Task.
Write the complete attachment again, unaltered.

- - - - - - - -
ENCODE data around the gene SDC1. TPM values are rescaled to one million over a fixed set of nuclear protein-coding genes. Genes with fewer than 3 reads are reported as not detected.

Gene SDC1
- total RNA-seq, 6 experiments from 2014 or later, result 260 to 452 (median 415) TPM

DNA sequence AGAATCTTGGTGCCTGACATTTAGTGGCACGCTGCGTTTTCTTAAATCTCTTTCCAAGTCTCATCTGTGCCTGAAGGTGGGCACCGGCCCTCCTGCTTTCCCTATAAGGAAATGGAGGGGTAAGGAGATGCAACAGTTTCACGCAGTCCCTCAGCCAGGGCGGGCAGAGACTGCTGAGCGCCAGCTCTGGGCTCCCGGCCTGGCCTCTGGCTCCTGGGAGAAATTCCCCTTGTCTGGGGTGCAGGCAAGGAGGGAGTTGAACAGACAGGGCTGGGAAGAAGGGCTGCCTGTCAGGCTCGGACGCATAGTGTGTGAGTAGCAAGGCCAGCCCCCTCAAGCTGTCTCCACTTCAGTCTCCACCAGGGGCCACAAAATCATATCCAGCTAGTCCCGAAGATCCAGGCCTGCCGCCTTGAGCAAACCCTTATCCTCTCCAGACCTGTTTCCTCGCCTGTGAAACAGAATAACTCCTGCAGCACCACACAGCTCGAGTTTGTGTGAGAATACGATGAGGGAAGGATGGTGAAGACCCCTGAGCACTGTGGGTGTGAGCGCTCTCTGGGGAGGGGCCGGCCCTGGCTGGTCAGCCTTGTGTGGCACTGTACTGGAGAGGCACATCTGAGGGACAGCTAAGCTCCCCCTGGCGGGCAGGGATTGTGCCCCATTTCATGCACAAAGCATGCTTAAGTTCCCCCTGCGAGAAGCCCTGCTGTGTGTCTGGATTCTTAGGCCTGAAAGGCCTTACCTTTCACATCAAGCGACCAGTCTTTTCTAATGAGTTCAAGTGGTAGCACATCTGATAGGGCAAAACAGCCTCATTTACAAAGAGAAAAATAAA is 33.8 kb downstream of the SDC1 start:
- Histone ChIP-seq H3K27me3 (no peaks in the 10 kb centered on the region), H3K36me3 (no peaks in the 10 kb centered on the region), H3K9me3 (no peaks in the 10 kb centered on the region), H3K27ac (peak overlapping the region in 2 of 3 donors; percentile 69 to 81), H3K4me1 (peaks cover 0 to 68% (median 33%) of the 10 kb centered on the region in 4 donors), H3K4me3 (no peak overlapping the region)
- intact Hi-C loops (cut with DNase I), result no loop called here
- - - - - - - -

ENCODE data around the gene SDC1. TPM values are rescaled to one million over a fixed set of nuclear protein-coding genes. Genes with fewer than 3 reads are reported as not detected.

Gene SDC1
- total RNA-seq, 6 experiments from 2014 or later, result 260 to 452 (median 415) TPM

DNA sequence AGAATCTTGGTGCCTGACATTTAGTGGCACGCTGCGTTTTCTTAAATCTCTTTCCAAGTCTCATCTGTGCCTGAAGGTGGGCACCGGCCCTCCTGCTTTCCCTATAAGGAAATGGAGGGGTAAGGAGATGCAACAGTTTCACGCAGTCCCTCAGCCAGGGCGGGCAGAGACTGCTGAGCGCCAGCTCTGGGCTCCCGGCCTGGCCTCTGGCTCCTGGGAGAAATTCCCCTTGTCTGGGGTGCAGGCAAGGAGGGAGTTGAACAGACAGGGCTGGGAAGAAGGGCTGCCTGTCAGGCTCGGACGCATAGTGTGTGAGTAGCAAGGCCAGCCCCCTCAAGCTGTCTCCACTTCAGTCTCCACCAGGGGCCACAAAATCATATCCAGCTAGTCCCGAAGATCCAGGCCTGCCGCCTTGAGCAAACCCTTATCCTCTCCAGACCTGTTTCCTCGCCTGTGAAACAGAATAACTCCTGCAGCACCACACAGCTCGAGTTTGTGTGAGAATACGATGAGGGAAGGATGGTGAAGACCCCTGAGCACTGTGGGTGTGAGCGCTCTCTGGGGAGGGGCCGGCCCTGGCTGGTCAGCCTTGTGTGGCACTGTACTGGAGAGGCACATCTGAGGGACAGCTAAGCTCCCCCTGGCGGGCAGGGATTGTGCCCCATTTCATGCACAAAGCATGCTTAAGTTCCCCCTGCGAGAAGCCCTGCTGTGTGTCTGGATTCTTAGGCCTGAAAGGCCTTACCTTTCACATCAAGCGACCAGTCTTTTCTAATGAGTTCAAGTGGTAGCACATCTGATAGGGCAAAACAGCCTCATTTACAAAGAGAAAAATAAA is 33.8 kb downstream of the SDC1 start:
- Histone ChIP-seq H3K27me3 (no peaks in the 10 kb centered on the region), H3K36me3 (no peaks in the 10 kb centered on the region), H3K9me3 (no peaks in the 10 kb centered on the region), H3K27ac (peak overlapping the region in 2 of 3 donors; percentile 69 to 81), H3K4me1 (peaks cover 0 to 68% (median 33%) of the 10 kb centered on the region in 4 donors), H3K4me3 (no peak overlapping the region)
- intact Hi-C loops (cut with DNase I), result no loop called here